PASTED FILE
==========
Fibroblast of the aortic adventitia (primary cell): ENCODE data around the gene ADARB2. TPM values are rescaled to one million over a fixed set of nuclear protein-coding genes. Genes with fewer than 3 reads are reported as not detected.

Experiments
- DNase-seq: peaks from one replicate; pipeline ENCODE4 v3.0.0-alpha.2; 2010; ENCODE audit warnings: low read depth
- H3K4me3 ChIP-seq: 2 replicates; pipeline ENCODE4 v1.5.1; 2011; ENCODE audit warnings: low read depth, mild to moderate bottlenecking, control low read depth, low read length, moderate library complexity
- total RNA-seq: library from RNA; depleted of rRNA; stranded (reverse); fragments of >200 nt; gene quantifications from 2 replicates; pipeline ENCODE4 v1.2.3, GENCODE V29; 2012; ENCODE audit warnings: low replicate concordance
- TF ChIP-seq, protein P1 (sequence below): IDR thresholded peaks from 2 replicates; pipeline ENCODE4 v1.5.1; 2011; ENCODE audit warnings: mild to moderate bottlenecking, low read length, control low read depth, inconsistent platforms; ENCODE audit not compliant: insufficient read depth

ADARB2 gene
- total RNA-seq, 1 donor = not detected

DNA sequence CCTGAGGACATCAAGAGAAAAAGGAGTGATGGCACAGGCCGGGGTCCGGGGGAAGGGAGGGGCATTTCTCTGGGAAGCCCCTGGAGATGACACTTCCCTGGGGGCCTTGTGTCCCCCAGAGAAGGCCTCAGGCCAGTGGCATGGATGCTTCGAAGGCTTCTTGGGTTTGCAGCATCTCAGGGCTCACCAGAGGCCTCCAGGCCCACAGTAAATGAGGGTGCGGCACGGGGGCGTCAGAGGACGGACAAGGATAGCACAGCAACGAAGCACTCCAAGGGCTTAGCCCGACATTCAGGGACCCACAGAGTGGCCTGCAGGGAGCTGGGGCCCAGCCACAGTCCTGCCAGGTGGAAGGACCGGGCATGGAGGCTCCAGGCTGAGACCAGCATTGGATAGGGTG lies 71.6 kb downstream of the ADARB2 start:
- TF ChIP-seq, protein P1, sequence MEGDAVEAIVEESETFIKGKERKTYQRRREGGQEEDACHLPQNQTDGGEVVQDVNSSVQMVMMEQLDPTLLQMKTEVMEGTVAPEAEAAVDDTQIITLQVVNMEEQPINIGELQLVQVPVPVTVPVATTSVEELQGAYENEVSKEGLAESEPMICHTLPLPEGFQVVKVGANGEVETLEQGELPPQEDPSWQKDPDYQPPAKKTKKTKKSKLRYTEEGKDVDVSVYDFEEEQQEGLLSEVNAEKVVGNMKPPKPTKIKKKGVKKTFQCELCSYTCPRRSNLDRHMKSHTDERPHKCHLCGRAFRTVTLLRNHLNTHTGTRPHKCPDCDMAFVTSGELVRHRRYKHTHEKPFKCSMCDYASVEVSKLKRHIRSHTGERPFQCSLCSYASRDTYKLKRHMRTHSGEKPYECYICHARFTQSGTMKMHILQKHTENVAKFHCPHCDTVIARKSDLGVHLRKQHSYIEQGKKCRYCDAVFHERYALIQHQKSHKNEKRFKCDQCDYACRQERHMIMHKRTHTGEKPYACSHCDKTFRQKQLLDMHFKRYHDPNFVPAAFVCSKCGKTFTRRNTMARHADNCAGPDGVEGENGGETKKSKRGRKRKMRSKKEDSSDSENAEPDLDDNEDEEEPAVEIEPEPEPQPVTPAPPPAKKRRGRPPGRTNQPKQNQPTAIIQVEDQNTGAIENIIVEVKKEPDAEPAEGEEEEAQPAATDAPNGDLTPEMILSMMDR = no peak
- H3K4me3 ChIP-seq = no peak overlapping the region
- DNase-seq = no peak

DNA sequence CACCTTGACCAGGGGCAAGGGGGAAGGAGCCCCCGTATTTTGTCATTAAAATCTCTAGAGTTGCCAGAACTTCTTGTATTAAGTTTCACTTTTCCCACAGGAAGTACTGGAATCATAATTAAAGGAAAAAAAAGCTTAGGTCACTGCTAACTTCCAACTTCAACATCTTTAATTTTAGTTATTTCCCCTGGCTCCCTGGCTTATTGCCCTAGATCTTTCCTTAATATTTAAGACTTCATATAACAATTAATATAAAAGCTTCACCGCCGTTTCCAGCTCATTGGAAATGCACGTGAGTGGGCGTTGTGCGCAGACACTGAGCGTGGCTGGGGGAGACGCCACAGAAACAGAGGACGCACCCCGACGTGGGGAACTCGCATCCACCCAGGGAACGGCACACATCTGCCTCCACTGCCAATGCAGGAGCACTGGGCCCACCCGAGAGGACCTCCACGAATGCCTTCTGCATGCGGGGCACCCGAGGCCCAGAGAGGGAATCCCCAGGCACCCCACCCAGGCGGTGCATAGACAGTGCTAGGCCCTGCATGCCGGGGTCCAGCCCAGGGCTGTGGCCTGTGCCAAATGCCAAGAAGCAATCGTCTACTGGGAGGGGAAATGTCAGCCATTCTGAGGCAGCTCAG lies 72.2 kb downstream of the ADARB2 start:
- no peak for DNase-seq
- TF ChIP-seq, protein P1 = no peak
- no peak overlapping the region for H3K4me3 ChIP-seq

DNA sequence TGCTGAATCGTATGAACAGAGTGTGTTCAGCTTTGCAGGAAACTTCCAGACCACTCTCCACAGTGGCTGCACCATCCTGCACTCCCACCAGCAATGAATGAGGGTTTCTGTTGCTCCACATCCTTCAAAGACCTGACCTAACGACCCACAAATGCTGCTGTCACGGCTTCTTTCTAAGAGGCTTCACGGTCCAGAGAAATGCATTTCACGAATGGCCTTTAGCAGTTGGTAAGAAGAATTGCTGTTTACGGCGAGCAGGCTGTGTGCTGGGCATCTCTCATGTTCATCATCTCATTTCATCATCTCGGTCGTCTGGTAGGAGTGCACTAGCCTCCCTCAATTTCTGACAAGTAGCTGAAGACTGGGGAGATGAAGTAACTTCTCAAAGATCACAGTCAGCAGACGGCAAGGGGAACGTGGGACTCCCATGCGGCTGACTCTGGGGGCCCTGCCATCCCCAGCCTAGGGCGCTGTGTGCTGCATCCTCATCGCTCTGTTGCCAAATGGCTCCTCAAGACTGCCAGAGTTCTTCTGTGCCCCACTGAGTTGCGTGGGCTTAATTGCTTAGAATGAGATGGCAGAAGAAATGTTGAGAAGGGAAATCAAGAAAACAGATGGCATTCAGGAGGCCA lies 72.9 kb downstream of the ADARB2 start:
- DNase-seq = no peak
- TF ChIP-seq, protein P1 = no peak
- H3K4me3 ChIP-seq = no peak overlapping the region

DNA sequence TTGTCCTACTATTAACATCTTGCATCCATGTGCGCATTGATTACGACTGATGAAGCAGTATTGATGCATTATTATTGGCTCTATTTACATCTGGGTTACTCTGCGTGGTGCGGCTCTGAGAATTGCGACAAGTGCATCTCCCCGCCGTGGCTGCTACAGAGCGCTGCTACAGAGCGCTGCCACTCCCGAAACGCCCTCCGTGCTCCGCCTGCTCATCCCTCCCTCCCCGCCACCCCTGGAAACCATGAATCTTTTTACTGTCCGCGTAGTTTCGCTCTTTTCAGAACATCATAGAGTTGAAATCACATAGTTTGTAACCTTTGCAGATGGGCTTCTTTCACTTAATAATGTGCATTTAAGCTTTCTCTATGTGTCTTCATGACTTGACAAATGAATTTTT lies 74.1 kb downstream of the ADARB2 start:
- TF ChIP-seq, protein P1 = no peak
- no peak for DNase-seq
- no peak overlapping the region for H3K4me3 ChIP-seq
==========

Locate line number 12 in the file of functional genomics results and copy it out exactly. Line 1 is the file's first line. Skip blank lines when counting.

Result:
- DNase-seq = no peak